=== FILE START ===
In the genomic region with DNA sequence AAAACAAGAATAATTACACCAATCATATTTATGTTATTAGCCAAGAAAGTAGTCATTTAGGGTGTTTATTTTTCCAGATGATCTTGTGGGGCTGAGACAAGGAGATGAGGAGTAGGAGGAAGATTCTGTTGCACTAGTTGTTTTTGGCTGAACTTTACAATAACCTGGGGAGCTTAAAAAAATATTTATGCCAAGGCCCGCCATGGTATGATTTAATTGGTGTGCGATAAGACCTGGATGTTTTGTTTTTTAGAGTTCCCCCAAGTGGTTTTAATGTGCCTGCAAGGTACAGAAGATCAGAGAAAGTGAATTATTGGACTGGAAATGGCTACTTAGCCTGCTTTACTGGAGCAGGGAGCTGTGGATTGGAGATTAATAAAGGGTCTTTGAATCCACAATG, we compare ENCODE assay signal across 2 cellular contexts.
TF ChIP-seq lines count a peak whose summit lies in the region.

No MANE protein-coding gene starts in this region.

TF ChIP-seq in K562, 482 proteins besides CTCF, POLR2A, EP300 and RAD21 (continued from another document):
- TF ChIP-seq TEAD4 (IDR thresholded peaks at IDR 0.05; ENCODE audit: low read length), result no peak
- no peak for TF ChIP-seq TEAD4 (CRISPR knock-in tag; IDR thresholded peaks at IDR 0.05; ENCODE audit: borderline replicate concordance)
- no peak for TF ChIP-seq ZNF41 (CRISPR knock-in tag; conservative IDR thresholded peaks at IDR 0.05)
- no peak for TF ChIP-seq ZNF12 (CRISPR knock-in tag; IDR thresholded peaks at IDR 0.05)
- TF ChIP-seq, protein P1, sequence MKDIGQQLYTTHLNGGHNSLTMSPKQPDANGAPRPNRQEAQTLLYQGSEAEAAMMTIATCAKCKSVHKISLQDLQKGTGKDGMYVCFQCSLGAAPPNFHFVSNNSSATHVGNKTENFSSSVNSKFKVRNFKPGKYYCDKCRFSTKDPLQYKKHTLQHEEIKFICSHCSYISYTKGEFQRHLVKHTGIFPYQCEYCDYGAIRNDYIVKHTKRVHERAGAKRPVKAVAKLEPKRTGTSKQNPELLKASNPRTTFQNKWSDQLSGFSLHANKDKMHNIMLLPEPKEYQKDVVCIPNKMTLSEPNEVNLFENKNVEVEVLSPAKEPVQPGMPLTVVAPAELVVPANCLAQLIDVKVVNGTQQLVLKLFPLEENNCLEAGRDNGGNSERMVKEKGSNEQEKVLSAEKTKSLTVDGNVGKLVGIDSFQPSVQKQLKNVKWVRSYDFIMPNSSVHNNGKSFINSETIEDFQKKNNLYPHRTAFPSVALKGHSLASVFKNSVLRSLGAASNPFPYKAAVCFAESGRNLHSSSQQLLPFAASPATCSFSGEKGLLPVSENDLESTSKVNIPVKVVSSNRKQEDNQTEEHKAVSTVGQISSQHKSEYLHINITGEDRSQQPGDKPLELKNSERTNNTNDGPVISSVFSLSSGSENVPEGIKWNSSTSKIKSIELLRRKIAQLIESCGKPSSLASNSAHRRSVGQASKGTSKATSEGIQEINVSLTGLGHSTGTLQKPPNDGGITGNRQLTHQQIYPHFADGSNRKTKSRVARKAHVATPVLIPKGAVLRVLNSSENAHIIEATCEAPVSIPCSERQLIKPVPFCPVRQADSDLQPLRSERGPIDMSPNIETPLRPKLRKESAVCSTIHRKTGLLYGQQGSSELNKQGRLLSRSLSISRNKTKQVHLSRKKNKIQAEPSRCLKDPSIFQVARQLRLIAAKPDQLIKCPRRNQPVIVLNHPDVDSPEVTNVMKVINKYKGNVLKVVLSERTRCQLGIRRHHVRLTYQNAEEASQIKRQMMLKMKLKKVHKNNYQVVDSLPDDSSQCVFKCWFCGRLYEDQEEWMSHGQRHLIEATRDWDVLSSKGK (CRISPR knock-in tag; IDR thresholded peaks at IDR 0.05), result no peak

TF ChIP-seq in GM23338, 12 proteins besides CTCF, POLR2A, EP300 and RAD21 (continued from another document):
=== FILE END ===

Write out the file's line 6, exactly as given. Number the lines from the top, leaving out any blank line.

- no peak for TF ChIP-seq TEAD4 (CRISPR knock-in tag; IDR thresholded peaks at IDR 0.05; ENCODE audit: borderline replicate concordance)